(MENAFN - Muscat Daily) ''Twist me and turn me and show me the elf, I looked in the water and there saw'' a group of young girls recite in poetic unison, stretching the last word in a premeditated effort, as they watch their fellow-mate take three turns in her place, before she peeps into a sheet of blue satin and ends the rhyme for them, saying, ''myself.''
The next moment she breaks into a smile. She has just relived an English lore of how two little girls in search of the Brownies - hardworking and helpful elves - are guided by an old wise owl towards a pond in a magical forest, where they see nothing but their own reflection. On noticing their surprise, the owl informs them that they too could be like the Brownies, if they were willing to change and act responsibly in the future. In the story, it is at the pond that the girls' quest for the Brownies ends.
So did it this week at the Royal Flight School in Seeb, when the third Muscat Brownie pack added three new seven year olds “ Neve Smith, Olivia Hurp and Katie Griffin - into its fold.
Thrilled on seeing their reflection in the make-believe pond, the three girls took small steps forward towards the head of the pack, the 'Brown Owl' Helen Osborn, lifted their right hands and promised to be true Brownies.
Helen, like the old owl in the Brownie story, tackles them wisely, asking one if ''she would make her own bed from now on,'' and the other ''if she will be kind and help the sick''. They all respond positively and are greeted in return with ''Welcome to the Brownie pack.''
Part of GirlGuiding UK, a leading charity for girls and young women, the Brownie pack, now in its 99th year, has been helping build self-esteem and confidence of young girls in the age group of seven to ten years across the globe, by teaching them new skills and encouraging them to become active citizens within their communities.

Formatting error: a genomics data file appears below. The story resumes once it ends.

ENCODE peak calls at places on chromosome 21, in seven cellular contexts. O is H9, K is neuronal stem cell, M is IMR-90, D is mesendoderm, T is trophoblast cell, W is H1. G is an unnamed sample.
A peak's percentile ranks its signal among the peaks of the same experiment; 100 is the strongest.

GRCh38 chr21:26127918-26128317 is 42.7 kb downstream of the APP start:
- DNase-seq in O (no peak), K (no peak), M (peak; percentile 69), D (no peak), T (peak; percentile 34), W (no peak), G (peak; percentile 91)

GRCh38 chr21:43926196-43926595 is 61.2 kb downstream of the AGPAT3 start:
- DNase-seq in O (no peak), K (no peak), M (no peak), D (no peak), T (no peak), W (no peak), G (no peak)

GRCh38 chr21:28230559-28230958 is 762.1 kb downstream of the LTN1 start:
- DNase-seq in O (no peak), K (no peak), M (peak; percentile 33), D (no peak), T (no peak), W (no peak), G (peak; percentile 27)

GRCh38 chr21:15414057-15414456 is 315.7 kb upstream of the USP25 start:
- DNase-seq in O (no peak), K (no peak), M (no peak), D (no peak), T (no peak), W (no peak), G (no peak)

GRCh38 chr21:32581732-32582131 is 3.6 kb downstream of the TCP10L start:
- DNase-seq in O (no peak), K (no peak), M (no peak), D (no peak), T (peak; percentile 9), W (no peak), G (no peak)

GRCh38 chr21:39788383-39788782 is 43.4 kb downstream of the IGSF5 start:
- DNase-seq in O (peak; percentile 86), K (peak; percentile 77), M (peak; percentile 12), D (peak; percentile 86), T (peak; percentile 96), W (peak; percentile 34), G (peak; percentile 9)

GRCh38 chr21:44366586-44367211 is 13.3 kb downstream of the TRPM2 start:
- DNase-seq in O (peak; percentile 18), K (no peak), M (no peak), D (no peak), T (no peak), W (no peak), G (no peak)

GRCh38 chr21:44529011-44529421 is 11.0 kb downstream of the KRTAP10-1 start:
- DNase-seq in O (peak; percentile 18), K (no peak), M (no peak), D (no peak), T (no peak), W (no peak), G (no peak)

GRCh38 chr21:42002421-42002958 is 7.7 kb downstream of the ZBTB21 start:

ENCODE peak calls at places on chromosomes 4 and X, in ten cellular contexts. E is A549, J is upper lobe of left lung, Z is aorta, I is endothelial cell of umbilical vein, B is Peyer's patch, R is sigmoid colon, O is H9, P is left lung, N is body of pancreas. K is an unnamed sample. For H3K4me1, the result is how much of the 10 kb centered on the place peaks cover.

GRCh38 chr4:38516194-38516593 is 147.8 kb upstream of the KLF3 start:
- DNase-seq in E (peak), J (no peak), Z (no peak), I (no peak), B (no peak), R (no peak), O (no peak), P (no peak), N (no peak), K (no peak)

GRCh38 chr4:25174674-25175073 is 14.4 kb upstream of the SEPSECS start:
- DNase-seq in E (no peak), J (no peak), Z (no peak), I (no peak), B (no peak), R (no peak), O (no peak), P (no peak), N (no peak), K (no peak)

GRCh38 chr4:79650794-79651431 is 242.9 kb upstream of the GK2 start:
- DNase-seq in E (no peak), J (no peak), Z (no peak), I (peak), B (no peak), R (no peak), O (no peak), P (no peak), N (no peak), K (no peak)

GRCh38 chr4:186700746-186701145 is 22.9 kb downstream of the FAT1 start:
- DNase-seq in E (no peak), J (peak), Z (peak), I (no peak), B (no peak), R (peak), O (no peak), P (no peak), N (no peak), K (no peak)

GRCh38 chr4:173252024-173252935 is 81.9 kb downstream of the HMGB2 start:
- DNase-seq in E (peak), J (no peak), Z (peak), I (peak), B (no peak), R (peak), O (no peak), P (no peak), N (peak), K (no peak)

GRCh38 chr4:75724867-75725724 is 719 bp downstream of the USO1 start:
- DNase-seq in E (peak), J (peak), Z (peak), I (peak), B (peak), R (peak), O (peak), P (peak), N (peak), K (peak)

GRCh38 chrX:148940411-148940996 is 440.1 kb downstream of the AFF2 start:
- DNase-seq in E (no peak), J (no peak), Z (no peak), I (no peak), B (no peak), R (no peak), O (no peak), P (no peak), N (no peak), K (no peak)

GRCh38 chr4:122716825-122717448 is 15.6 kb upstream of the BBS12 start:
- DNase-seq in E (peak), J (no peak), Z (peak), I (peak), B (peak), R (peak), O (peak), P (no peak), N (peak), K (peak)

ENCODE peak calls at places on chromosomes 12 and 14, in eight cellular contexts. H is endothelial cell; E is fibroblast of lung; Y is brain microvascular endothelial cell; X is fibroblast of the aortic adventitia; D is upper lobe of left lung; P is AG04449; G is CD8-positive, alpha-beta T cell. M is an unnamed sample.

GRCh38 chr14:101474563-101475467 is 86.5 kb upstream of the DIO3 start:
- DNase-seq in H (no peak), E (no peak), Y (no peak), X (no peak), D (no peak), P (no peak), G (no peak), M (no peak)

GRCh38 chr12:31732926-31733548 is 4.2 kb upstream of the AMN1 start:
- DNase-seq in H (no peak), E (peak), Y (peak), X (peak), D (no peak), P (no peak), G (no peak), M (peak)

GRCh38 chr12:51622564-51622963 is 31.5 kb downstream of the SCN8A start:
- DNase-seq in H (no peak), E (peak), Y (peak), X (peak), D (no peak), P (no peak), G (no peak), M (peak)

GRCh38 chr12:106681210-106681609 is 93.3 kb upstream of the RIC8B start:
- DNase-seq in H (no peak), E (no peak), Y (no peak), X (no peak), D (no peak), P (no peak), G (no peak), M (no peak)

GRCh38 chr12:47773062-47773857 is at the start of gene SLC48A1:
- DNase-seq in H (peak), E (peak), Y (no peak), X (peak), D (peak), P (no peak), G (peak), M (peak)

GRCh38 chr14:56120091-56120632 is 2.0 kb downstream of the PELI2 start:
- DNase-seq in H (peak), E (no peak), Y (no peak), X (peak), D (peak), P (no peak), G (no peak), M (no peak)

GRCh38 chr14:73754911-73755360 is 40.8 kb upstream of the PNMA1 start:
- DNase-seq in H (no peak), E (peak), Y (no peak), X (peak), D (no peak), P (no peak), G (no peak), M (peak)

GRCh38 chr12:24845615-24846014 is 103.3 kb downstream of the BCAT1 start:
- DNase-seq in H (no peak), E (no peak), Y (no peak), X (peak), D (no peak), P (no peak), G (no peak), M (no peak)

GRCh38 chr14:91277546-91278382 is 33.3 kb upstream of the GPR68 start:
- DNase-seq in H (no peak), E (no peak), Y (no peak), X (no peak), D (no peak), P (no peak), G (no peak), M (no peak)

On the cusp of its 100th year, the institution recently changed the wording of the promise that the girls and volunteers take before joining, to make it more inclusive to different faiths and communities.
In the new promise, which took effect from September 1, the words to be true to myself and develop my beliefs' replaced to love my God', and the words to serve the Queen and my community' replaced to serve the Queen and my country'.
Neve, Olivia and Katie were the first set of girls from Muscat to take the newly-worded promise.
Helen, who is part of the British Guides in Foreign Countries (BGIFC), took over the pack in February this year and has been going all out to engage the girls.
''There are around 74 different badges that the girls can earn. These include cooking, gardening, swimming, craft, home skills etc. I, along with my helpers Lyndsey Stanford and Kay Carroll meet with the girls for an hour and a half every Monday, and help them hone these skills.
''They earn the badges as and when they perfect a particular craft.''
The third Brownie pack started in Oman way back in October 1977. ''There are two other Brownie Packs in the Oman district, but ours is the liveliest,'' Helen adds in good humour.
At the promise ceremony, a whole range of craft work by the girls, which includes customised pads, bookmarks and badges, were on display.
''The girls hope to sell these and raise money to fund future activities and outings,'' says Lyndsey, who describes herself as fluffy owl, and is a helper with the pack.
Lyndsey adds, ''The Brownie programme is not only about coming together and having fun, it also readies young girls to take on from their mothers, and do things by themselves as they get older. It prepares them to learn new hobbies, be independent and help serve those around them better.''
Parents, too had gathered to lend support to the newly-appointed Brownies.
Laura Griffin, who has been in Muscat for the last ten years and whose daughter Katie just joined the pack, says, ''I am really excited and appreciate what the pack is doing for the girls. I was a Brownie myself, and so was my elder daughter...so Katie's only t